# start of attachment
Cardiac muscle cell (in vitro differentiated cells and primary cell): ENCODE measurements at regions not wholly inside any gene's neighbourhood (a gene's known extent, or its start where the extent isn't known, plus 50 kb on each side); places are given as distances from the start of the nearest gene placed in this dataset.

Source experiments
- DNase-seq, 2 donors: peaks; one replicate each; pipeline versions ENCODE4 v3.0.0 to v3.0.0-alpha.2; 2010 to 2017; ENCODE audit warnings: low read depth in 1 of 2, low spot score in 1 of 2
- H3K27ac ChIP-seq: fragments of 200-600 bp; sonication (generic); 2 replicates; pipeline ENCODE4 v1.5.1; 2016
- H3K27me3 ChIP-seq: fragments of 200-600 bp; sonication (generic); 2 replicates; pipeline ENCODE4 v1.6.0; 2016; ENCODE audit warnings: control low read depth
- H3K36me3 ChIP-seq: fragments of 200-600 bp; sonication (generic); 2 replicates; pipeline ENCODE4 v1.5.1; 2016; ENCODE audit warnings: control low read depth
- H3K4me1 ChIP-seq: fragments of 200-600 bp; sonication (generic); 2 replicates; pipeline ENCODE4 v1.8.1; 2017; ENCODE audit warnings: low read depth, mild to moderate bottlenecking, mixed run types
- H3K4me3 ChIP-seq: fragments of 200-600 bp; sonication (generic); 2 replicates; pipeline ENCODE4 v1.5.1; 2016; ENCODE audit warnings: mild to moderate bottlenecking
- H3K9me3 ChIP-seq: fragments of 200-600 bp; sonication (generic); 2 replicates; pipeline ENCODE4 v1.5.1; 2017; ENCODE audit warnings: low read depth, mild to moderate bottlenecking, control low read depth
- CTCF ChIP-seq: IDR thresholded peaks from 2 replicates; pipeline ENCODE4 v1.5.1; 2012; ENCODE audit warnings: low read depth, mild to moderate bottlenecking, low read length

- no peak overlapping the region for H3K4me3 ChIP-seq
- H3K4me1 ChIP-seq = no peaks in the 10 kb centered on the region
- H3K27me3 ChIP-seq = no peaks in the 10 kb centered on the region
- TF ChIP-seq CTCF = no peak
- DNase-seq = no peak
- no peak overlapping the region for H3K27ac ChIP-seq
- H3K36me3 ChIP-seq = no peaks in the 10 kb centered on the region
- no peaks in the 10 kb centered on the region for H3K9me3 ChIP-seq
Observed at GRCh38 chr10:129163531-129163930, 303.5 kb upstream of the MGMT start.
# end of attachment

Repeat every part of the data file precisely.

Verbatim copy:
Cardiac muscle cell (in vitro differentiated cells and primary cell): ENCODE measurements at regions not wholly inside any gene's neighbourhood (a gene's known extent, or its start where the extent isn't known, plus 50 kb on each side); places are given as distances from the start of the nearest gene placed in this dataset.

Source experiments
- DNase-seq, 2 donors: peaks; one replicate each; pipeline versions ENCODE4 v3.0.0 to v3.0.0-alpha.2; 2010 to 2017; ENCODE audit warnings: low read depth in 1 of 2, low spot score in 1 of 2
- H3K27ac ChIP-seq: fragments of 200-600 bp; sonication (generic); 2 replicates; pipeline ENCODE4 v1.5.1; 2016
- H3K27me3 ChIP-seq: fragments of 200-600 bp; sonication (generic); 2 replicates; pipeline ENCODE4 v1.6.0; 2016; ENCODE audit warnings: control low read depth
- H3K36me3 ChIP-seq: fragments of 200-600 bp; sonication (generic); 2 replicates; pipeline ENCODE4 v1.5.1; 2016; ENCODE audit warnings: control low read depth
- H3K4me1 ChIP-seq: fragments of 200-600 bp; sonication (generic); 2 replicates; pipeline ENCODE4 v1.8.1; 2017; ENCODE audit warnings: low read depth, mild to moderate bottlenecking, mixed run types
- H3K4me3 ChIP-seq: fragments of 200-600 bp; sonication (generic); 2 replicates; pipeline ENCODE4 v1.5.1; 2016; ENCODE audit warnings: mild to moderate bottlenecking
- H3K9me3 ChIP-seq: fragments of 200-600 bp; sonication (generic); 2 replicates; pipeline ENCODE4 v1.5.1; 2017; ENCODE audit warnings: low read depth, mild to moderate bottlenecking, control low read depth
- CTCF ChIP-seq: IDR thresholded peaks from 2 replicates; pipeline ENCODE4 v1.5.1; 2012; ENCODE audit warnings: low read depth, mild to moderate bottlenecking, low read length

- no peak overlapping the region for H3K4me3 ChIP-seq
- H3K4me1 ChIP-seq = no peaks in the 10 kb centered on the region
- H3K27me3 ChIP-seq = no peaks in the 10 kb centered on the region
- TF ChIP-seq CTCF = no peak
- DNase-seq = no peak
- no peak overlapping the region for H3K27ac ChIP-seq
- H3K36me3 ChIP-seq = no peaks in the 10 kb centered on the region
- no peaks in the 10 kb centered on the region for H3K9me3 ChIP-seq
Observed at GRCh38 chr10:129163531-129163930, 303.5 kb upstream of the MGMT start.